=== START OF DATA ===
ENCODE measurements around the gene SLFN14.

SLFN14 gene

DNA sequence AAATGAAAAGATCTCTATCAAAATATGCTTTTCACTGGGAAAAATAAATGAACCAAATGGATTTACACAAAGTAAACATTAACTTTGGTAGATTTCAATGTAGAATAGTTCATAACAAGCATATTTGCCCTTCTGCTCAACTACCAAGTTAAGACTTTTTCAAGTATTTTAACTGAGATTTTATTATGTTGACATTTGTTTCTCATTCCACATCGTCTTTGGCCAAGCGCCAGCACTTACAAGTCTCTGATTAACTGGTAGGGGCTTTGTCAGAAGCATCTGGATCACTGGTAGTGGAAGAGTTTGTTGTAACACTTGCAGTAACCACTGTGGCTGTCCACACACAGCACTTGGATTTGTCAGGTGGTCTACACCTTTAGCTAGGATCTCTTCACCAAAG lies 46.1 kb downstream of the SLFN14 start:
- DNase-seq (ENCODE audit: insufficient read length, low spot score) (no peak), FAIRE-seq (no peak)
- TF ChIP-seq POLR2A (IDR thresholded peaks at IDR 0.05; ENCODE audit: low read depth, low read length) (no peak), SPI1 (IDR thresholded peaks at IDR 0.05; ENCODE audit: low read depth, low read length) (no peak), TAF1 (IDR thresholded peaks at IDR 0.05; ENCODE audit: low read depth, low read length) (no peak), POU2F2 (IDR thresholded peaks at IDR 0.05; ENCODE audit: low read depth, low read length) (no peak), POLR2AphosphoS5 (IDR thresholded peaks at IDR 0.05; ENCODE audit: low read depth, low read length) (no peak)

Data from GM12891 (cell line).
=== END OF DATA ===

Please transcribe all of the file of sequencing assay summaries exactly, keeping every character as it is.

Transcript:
ENCODE measurements around the gene SLFN14.

SLFN14 gene

DNA sequence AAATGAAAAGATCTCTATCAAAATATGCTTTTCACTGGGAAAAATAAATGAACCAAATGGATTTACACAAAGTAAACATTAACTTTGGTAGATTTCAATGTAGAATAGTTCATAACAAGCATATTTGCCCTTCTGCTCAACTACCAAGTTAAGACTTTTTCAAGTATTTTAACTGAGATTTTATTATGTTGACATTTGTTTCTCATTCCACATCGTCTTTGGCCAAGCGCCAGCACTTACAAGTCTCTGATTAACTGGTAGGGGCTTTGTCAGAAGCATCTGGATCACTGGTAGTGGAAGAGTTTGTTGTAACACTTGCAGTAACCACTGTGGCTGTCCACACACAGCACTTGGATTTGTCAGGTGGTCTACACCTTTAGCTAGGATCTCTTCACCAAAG lies 46.1 kb downstream of the SLFN14 start:
- DNase-seq (ENCODE audit: insufficient read length, low spot score) (no peak), FAIRE-seq (no peak)
- TF ChIP-seq POLR2A (IDR thresholded peaks at IDR 0.05; ENCODE audit: low read depth, low read length) (no peak), SPI1 (IDR thresholded peaks at IDR 0.05; ENCODE audit: low read depth, low read length) (no peak), TAF1 (IDR thresholded peaks at IDR 0.05; ENCODE audit: low read depth, low read length) (no peak), POU2F2 (IDR thresholded peaks at IDR 0.05; ENCODE audit: low read depth, low read length) (no peak), POLR2AphosphoS5 (IDR thresholded peaks at IDR 0.05; ENCODE audit: low read depth, low read length) (no peak)

Data from GM12891 (cell line).